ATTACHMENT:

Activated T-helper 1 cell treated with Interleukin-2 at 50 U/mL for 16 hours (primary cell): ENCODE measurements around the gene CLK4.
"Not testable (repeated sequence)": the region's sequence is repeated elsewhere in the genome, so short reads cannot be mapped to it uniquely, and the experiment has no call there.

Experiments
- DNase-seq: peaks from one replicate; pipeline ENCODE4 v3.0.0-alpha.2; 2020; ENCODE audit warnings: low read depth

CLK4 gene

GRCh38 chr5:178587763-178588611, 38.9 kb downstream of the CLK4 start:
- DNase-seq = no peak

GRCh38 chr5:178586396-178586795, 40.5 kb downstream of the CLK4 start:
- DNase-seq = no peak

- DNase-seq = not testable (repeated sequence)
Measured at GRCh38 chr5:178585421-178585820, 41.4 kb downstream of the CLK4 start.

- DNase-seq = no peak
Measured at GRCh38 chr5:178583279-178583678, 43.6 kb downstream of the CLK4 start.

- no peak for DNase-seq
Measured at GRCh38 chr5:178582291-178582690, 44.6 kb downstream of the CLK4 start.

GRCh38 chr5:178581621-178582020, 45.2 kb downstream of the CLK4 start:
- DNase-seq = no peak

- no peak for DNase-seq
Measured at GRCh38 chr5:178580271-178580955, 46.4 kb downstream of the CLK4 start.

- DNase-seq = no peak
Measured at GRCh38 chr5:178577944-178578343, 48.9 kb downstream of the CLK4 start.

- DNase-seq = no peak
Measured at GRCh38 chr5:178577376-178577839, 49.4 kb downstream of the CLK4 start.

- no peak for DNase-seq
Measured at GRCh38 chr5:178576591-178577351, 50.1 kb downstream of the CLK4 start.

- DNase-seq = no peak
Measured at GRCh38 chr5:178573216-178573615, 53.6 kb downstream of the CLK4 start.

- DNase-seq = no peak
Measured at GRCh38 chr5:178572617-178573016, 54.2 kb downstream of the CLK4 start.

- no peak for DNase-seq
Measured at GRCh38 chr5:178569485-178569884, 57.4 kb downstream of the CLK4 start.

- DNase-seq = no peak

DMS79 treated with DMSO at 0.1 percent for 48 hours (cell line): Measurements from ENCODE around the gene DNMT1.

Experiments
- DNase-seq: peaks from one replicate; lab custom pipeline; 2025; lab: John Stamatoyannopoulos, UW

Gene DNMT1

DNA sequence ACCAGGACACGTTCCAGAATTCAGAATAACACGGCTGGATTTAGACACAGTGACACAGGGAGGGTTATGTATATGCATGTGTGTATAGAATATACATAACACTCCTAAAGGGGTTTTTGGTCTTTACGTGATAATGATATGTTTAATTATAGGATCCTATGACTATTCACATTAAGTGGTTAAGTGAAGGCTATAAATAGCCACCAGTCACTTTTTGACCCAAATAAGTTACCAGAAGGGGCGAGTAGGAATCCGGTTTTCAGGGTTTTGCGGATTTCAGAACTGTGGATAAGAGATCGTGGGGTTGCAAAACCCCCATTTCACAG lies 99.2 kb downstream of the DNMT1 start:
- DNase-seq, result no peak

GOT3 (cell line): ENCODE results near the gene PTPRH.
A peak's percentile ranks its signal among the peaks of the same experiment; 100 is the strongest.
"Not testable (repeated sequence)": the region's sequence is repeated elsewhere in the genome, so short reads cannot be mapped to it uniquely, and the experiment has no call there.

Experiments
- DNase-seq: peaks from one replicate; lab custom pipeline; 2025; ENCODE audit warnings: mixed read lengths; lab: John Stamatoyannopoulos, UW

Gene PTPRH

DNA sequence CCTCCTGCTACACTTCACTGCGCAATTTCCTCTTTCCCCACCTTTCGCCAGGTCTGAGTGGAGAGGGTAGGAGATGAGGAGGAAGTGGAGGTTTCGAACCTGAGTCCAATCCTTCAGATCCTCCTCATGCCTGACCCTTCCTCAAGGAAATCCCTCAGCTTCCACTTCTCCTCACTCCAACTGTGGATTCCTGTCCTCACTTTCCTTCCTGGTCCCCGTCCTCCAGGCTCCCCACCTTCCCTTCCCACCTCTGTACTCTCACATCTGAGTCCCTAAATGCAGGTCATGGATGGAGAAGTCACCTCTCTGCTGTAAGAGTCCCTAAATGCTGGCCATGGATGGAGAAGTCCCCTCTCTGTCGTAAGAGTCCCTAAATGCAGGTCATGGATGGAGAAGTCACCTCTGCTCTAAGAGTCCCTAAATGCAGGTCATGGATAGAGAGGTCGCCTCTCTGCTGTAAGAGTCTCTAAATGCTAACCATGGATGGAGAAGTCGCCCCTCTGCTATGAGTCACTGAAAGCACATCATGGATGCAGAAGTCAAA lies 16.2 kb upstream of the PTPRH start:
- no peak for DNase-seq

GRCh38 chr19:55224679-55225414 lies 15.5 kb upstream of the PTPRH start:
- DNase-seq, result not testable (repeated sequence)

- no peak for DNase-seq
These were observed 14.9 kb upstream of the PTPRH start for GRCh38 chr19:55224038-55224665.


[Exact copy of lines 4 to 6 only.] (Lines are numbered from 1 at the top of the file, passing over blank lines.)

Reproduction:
- DNase-seq: peaks from one replicate; pipeline ENCODE4 v3.0.0-alpha.2; 2020; ENCODE audit warnings: low read depth

CLK4 gene

GRCh38 chr5:178587763-178588611, 38.9 kb downstream of the CLK4 start: